Source: Toronto Star (Canada)
Pubdate: Sun, 06 Sep 1998


Khat is a green leaf grown in Kenya and Ethiopia. It is chewed while fresh
and its bitter juice swallowed.

Khat, which is addictive, is mainly used by East Africans, especially
Somalis. In Somalia, khat chewing is socially acceptable.

After the arrival of Somali refugees in Canada a few years ago, khat became
a hot-selling commodity among the Somali population, estimated at about
80,000 in the Toronto area.

Since last fall, khat is under the Controlled Substance Act, which means it
is illegal and being convicted of possessing it carries a sentence of up to
three years and a $1,000 fine.

That said, one hopes that this law will put an end to the khat trade in
Canada. But that is not what is happening; khat is openly traded in the
markets of major Canadian cities, especially Toronto.

Many more shops are opening and the khat business is flourishing. Now people
chew in their homes, on the streets and even behind the wheel.

The irony of the situation is the indifference of the federal government to
the khat trade. khat is confiscated only at major entry points into the
country (airports and at the border with the United States).

Once khat hits the streets, the traders have nothing to worry about, because
there is no one who will go after them. They sell, trade and distribute as
they wish.

This "do-nothing" attitude of the government benefits only the khat traders.

Let me give you an idea. One hundred to 150 grams of the stuff costs as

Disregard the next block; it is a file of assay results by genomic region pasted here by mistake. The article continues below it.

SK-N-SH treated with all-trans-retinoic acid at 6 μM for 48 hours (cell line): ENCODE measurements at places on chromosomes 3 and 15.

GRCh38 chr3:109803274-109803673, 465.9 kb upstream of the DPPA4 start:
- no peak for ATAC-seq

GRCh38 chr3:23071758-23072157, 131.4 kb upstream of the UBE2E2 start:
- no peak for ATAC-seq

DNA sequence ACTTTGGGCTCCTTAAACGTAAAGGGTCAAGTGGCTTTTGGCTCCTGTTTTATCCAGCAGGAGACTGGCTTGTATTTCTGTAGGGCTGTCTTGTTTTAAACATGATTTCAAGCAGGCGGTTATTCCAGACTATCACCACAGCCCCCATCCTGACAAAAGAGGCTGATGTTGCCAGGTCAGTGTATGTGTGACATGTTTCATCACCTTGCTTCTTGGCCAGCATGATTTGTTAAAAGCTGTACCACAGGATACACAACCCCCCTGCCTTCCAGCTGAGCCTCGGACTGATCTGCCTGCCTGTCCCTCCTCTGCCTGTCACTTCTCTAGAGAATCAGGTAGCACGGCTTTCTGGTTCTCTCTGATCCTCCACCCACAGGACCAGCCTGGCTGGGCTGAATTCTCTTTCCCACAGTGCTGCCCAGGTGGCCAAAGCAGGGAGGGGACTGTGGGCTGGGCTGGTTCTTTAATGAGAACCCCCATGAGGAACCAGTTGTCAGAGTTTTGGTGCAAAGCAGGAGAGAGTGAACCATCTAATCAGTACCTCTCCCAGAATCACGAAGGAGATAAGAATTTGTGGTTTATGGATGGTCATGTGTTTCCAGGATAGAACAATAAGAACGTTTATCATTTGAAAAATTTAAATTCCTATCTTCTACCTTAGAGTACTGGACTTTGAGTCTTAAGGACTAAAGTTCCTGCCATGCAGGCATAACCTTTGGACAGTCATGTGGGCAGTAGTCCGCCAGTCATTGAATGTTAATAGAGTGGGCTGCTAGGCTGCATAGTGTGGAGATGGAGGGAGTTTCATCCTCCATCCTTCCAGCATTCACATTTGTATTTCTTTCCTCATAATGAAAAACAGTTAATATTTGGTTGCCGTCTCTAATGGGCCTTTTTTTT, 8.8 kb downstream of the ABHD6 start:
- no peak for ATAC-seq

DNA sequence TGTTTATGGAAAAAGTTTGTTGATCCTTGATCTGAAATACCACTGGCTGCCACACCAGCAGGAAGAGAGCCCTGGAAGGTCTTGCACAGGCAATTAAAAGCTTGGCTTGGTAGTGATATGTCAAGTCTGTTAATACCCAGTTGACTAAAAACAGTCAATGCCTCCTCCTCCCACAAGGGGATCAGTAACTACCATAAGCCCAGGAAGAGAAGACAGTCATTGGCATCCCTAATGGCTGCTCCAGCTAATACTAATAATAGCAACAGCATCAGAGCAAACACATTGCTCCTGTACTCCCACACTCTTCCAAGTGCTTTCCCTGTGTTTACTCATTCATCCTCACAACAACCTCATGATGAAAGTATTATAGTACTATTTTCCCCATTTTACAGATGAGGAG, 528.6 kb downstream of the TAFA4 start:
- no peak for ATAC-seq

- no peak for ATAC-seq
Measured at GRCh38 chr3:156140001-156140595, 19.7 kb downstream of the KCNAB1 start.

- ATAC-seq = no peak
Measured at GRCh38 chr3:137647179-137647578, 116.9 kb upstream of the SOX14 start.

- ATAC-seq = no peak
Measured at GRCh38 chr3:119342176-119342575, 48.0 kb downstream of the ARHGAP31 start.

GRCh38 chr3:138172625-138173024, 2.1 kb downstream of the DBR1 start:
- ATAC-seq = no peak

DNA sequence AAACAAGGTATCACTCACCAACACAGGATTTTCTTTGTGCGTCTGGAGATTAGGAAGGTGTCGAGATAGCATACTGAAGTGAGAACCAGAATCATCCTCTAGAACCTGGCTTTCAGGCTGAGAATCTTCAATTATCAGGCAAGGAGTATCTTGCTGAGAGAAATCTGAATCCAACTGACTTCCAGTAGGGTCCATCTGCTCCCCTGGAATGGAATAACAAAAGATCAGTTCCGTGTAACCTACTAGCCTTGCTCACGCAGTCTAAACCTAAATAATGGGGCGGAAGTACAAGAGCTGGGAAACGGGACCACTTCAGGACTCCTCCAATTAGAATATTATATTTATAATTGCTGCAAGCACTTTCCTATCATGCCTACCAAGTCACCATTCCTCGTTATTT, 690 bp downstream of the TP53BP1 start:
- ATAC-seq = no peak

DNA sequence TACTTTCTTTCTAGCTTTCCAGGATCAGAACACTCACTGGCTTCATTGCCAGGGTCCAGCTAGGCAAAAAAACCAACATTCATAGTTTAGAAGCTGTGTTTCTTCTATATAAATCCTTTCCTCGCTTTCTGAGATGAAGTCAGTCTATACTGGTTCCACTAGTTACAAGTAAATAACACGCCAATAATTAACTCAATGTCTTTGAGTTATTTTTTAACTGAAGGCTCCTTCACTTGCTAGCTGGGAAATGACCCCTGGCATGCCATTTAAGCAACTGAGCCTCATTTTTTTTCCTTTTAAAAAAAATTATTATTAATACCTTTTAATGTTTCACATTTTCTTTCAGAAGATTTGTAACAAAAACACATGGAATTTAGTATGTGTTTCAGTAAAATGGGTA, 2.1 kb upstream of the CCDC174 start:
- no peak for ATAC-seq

little as 75 cents Canadian in Kenya, where the plantations are.

The same amount sells for about #2 (roughly $6 Canadian) in the United
Kingdom, where khat is legal and where the bulk of khat consumed in Canada
comes from.

In Canada, the same 100 to 150 grams fetches about $65 to $70 Canadian. It
is rumoured that most of the khat proceeds end up in the accounts of the
Somali warlords in Rome.

It is known that traders use a network to bring khat into the country. One
way is to use mules, mainly white Canadian and British citizens, who carry
the stuff through airports. Another way is to use the cargo system and the
last method is to smuggle it through the border using tractor trailers.

The government and the media ignore this problem as long as it affects an
obscure segment of society. Why does the government pass a law that it can't

Most of the law enforcement agencies do not know what khat is or what it
looks like.

The federal government should implement its law regarding khat more
diligently and consistently or else repeal the act so khat can be regulated
and taxed and generate some revenue, as most European nations do.

If the government will do that, the khat price will be $7 and not the $70
that the traders charge now.

Farah Jacma


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Checked-by: Don Beck